Tuesday, June 16, 2009

Men of the Thirties: 1932-33


The Nominees Were...Leslie Howard - Berkeley Square
Charles Laughton - The Private Life of Henry VIII
Paul Muni - I Am a Fugitive from a Chain Gang

The Winner Was...

Charles Laughton - The Private Life of Henry VIII

My Ratings (in order of preference):-

***** Paul Muni in I Am a Fugitive from a Chain Gang (1932)

As an unwilling rebel against a questionable and heavily-criticised judicial system, Paul Muni is a near-revelation in Mervyn LeRoy's I Am a Fugitive from a Chain Gang. Muni gives his wronged man the kind of naive, grounded appeal that heroes always need; that instinctive, direct way of looking at the world, and a degree of intolerance for people and situations that complicate that notion. He convincingly dissects his new situation, initially making James a petulant passenger in the chain gang before a sturdy realisation that to conquer it he must take charge. Fugitive is not as scathing as one would think: James' entry into jail is the primary force in his eventual achievements outside of it, and while the film ploughs on with such capable finesse and ease of storytelling Muni seems to be the perfect central element to its poltiical motivations, a product of his own victimisation.


Charles Laughton in The Private Life of Henry VIII (1933)

Surely there isn't a more definitive screen version of Henry VIII than this 1933 tour-de-force? As well as looking remarkably like the man himself Laughton chews on drumsticks and spits orders with the self-righteous bravura of a man consumed by inherent, ingrained arrogance, and raucously chomps at the bit when surveying the womenfolk too. My problems with the film stem from its rushed desire to pack every juicy bit of history into ninety very stagy minutes, and Laughton himself doesn't really help in this regard. His mannered approach occasionally feels cartoonish, and his effective moments usually come in the form of comedy. A good performance but nothing exceptional.


Leslie Howard in Berkeley Square (1933)

The toe-in-the-water exploration of the absurd Berkeley Square requires Leslie Howard to be: a) besotted with the idea of his own ancestry, b) besotted with a member of his own ancestry, and c) infuriated with both a and b. Infuriation is something Leslie Howard can only demonstrate with the snarl of a terrier puppy, and even the stuffiness of the film's setting and subject cannot make his efforts feel beyond first base. I am generally a Leslie fan but he feels as if he's acting in a glass box here, understandably unsure of his film's bizarre intentions but fatally unable to eek out any belief for his character's fascinations or sympathy for the predicament he gets himself into.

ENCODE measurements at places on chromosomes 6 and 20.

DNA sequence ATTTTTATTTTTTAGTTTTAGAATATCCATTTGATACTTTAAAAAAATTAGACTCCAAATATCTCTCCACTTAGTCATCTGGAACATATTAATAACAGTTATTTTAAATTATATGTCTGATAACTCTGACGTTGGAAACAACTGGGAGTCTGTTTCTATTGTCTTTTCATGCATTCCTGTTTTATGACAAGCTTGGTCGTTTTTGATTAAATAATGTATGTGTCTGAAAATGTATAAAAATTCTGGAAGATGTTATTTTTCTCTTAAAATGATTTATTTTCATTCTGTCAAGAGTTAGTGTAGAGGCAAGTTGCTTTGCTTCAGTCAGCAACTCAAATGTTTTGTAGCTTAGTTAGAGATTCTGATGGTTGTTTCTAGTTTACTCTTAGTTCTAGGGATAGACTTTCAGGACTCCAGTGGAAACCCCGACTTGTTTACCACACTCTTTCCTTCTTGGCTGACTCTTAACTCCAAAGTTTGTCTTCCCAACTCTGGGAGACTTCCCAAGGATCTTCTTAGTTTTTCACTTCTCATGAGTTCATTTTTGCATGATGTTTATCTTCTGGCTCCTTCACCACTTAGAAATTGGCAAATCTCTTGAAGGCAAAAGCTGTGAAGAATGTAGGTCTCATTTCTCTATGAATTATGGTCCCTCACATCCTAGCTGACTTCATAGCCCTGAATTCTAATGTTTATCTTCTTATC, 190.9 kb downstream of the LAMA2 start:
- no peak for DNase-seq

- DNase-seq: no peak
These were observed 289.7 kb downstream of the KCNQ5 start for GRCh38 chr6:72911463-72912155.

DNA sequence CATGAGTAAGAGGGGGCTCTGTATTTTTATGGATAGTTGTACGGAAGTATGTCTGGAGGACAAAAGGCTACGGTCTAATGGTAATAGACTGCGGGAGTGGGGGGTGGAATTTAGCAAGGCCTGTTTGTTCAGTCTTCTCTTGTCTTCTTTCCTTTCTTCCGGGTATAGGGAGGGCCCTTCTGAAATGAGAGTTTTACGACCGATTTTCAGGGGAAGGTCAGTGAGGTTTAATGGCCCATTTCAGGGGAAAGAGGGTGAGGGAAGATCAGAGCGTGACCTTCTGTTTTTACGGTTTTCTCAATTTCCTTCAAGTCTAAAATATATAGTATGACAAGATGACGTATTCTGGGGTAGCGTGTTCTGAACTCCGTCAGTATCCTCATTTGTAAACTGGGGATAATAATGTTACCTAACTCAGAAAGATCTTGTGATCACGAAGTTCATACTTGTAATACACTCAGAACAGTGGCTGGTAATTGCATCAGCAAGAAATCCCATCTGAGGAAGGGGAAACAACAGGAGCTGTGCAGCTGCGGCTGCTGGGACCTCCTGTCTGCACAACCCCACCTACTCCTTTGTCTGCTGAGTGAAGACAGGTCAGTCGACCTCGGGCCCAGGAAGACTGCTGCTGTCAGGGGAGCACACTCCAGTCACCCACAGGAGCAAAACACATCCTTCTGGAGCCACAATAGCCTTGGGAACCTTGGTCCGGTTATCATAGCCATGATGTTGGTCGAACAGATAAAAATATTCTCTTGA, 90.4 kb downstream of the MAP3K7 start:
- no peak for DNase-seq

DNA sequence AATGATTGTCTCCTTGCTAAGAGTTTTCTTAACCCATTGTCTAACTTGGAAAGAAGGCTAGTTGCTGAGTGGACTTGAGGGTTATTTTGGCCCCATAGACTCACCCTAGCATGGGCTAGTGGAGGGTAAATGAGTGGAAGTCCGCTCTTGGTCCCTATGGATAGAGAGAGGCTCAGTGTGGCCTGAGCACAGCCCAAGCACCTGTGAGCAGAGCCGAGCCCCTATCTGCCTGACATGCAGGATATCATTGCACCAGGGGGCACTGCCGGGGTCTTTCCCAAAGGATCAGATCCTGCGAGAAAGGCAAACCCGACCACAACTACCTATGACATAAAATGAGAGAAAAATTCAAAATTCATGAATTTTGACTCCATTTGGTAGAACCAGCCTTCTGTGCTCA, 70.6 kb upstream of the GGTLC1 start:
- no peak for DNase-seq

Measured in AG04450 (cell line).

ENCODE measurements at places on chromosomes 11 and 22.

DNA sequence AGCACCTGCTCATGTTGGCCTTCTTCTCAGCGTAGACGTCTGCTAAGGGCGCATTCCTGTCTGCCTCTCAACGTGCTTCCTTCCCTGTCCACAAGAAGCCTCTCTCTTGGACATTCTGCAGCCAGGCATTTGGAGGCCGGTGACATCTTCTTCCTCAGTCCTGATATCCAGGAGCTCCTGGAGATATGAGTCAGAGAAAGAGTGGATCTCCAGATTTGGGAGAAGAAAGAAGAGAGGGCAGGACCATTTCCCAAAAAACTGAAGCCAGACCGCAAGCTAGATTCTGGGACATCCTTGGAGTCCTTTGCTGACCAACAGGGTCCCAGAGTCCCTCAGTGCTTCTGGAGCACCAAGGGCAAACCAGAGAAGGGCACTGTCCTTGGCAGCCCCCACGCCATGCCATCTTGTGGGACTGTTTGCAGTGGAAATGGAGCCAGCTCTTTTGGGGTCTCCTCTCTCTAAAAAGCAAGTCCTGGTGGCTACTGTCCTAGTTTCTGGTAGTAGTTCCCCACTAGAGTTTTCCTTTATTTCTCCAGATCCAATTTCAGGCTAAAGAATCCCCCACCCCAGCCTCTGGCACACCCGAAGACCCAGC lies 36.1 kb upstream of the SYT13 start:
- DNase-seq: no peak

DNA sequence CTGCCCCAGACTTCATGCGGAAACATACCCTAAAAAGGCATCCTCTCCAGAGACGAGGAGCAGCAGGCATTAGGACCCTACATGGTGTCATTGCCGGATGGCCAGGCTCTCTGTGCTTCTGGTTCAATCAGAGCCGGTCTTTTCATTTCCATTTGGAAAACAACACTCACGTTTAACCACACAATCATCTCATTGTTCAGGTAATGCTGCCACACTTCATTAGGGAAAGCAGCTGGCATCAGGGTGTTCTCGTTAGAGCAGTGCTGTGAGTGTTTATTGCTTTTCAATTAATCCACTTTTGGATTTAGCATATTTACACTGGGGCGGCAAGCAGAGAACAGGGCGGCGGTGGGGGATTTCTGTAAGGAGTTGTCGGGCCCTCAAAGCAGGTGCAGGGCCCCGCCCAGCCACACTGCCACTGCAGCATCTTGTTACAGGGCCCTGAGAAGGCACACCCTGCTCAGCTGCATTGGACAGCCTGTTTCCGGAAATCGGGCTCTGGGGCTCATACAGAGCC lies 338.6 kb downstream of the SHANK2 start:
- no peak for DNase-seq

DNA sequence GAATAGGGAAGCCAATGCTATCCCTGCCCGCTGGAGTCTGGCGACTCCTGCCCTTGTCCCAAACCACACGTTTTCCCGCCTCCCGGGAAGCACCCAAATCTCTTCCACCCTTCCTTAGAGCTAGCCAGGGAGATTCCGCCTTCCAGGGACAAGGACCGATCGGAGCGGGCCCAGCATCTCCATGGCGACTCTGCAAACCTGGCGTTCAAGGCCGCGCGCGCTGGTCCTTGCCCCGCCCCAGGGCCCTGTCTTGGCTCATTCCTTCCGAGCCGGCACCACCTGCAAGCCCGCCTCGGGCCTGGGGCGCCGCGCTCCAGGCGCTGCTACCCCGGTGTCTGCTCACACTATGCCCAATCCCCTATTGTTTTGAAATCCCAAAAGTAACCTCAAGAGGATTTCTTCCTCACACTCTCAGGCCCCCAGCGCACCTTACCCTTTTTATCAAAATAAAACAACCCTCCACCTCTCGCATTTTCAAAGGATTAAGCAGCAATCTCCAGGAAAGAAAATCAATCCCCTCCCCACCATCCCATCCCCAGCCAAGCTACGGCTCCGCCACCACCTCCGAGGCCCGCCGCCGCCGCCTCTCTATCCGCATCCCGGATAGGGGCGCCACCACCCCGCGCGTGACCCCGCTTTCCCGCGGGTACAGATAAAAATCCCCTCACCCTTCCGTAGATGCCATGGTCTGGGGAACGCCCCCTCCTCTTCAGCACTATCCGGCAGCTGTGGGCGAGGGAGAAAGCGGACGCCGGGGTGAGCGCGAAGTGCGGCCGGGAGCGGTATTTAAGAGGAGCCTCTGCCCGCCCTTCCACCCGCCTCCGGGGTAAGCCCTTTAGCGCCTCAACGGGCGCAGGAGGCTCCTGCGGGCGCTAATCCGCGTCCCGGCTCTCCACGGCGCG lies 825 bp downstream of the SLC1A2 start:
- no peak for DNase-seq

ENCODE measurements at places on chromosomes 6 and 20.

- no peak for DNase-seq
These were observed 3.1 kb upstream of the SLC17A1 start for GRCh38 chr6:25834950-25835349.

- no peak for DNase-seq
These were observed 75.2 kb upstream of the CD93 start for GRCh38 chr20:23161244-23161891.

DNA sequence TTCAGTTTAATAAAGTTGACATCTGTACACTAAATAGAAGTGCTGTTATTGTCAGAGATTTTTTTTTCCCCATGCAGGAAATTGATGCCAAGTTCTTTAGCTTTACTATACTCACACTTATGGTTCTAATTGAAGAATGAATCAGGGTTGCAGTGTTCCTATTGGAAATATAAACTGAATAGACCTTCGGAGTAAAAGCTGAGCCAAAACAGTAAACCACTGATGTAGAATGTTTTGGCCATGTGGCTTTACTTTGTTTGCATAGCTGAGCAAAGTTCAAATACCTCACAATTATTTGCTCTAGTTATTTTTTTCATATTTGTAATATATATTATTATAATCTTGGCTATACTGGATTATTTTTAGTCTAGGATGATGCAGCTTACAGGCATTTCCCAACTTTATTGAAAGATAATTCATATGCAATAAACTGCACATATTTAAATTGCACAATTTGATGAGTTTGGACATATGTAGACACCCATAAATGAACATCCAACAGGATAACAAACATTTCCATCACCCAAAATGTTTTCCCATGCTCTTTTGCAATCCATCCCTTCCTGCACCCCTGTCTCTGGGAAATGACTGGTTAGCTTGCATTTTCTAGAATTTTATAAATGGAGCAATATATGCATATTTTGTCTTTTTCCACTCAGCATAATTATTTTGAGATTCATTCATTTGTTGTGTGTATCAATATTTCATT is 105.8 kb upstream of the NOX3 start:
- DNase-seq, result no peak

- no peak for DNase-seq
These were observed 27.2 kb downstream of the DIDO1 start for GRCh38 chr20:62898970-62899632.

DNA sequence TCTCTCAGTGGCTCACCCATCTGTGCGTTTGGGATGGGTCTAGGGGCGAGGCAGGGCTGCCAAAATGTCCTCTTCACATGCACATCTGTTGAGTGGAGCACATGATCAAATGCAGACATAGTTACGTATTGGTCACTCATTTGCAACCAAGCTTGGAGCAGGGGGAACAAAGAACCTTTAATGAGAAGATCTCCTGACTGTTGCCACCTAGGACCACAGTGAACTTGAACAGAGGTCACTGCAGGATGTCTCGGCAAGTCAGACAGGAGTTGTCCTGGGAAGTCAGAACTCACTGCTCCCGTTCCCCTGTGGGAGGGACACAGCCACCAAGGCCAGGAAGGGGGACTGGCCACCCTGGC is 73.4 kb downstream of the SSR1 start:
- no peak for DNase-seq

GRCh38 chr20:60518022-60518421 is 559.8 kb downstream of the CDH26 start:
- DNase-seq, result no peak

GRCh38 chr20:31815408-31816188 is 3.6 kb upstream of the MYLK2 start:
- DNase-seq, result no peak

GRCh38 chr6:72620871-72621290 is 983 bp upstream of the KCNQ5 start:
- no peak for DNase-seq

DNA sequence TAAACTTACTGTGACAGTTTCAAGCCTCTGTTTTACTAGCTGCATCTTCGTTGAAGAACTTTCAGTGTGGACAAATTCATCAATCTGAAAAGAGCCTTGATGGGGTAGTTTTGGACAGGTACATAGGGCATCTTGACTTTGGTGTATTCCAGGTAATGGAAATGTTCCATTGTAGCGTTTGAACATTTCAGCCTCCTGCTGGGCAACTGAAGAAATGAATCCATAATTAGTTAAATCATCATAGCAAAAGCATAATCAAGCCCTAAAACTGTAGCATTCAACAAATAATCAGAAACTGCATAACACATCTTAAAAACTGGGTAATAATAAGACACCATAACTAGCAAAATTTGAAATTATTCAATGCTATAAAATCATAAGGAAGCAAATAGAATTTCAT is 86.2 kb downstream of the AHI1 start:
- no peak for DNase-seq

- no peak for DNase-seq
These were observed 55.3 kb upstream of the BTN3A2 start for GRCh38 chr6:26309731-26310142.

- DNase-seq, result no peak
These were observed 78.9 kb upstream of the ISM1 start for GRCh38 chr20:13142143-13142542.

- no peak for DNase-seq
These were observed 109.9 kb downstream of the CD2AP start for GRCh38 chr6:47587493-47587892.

The Snubbed


Warner Baxter in 42nd Street (1933)

The academy don't really like men in musicals. William Powell in The Great Ziegfeld (not exactly a "musical" but about musical theatre) similarly found himself on the wrong side of a snub, and that was for a film about HIM. 42nd Street is also more concerned with women and theatricality than the man who must hold it all together, Warner Baxter. Baxter isn't wonderful but he does draw attention to the frantic, fragile nature of showbusiness and the line between success and failure, and responds to each mini-disaster with the level of comic resignation that takes envy and shoves it down your throat.


Nils Asther in The Bitter Tea of General Yen (1933)

This beastly pet-figure of reluctant lust for heroine Barbara Stanwyck would later be modestly improved upon by Yul Brynner in Walter Lang's The King and I. Asther's stoney stern glare (as if he were telling off a small child), and satisfyingly smug closed-grin seem to be the faces of choice, and as such he loops them throughout The Bitter Tea, making his General Yen somebody fundamentally formidable, but never really expanding upon the barbarism that tarnishes his acceptability. A late scene shows promise but in general he's one of the main reasons why the film doesn't work.

No comments: